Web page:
## Nature of roots of a quadratic equation

This is the **fourth and last part** of the series on **Quadratic equations in Chapter 4.**

It complements the section with Exercise 4 of Chapter 4 of NCERT Class 10 Maths, in short, Ex 4.4 class 10.

In this session we will cover,

- What are the nature of roots of a quadratic equation,
- What is the discriminant of a quadratic equation, and,
- How to determine whether the roots of a quadratic equation are real, imaginary or distinct using the quadratic equation formula by Sreedhar Acharya.

Discussions are divided into **three sections:**

**First:**concepts and methods explained in an easy to understand way,**Second:**example problems used for establishing the concepts and methods clearly and,**Third:**the solutions to the problems in the 4th exercise of NCERT Chapter 4.

**To Skip the Concept Explanations** and * Go straight to the Solutions*,

**click here.**### What are the nature of roots of a quadratic equation and how to determine the nature by the discriminant of the equation

We already know that the roots of a general quadratic equation $ax^2+bx+c=0$ are given by the standard quadratic equation formula,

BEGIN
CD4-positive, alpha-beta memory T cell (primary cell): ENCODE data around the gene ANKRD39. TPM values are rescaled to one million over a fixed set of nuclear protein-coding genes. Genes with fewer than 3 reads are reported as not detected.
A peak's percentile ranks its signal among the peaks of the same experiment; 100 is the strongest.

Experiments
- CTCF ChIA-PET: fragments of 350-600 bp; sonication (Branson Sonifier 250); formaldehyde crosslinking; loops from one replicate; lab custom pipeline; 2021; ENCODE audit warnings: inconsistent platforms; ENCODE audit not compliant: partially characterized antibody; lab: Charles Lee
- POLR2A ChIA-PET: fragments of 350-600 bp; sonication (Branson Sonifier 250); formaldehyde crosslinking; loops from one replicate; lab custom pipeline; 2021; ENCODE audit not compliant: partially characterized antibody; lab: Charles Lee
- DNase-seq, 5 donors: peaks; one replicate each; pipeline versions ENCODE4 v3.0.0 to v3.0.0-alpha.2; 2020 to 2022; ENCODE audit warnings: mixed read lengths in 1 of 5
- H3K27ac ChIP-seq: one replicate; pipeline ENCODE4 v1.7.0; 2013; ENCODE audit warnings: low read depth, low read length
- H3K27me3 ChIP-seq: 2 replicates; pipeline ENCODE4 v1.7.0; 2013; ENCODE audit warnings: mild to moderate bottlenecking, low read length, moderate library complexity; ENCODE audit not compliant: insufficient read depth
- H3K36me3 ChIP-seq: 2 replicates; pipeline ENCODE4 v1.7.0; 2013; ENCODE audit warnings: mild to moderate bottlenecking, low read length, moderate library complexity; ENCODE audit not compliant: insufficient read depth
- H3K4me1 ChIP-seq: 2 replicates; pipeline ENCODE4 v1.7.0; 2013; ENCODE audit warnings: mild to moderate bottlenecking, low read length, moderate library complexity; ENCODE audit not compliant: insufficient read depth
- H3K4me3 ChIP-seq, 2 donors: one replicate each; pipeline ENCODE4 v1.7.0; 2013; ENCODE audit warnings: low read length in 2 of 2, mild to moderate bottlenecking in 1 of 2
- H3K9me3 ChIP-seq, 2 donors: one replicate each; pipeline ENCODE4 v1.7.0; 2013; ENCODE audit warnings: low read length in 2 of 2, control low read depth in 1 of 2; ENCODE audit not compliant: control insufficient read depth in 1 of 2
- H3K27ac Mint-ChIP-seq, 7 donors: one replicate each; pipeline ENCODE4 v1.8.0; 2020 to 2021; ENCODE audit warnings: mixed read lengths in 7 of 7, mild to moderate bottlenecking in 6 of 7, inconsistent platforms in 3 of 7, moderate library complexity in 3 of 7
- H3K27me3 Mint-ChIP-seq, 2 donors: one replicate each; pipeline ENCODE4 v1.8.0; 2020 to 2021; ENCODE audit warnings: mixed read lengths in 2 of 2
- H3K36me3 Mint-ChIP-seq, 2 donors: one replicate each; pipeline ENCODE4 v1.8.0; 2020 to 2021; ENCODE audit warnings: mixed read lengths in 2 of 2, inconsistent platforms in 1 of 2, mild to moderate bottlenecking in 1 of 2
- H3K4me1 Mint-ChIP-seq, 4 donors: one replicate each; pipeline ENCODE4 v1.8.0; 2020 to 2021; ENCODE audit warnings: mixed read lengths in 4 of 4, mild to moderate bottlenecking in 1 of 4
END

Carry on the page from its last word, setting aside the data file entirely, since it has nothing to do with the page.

$x=\displaystyle\frac{-b \pm \sqrt{b^2-4ac}}{2a}$.

In this formula, the key component is $b^2-4ac$ in the numerator. This is the **discriminant of the quadratic equation.**

As $b^2-4ac$ is under square root,

if it is 0, that is, $b^2-4ac=0$, then both the root values are equal. We would say, the equation does not have two distinct roots. In this case, the single value of the two roots is obviously real.

if the discriminant is positive, that is, $b^2 - 4ac \gt 0$, the result of the square root will be real, and we will have both the roots real and distinct.

In the third unusual case,

when the discriminant is negative, that is, $b^2 -4ac \lt 0$, taking square root of the negative result would lead to imaginary value. We would say, the quadratic equation does not have any real roots.

These are three main possibilities.

From the quadratic equation formula, **you can also determine** whether the roots are **integers,** **rational fractions**, or **irrational involving surd**,

If the discriminant $b^2-4ac$ is a perfect square, you will have the roots either rational fractions or integers, but not irrational surd.

But if the discriminant $b^2-4ac$ is not a perfect square, the roots will involve surd.

Finally, when $b^2-4ac$ is a perfect square and both values of the numerator are multiples of denominator $2a$, the roots will be real and integers.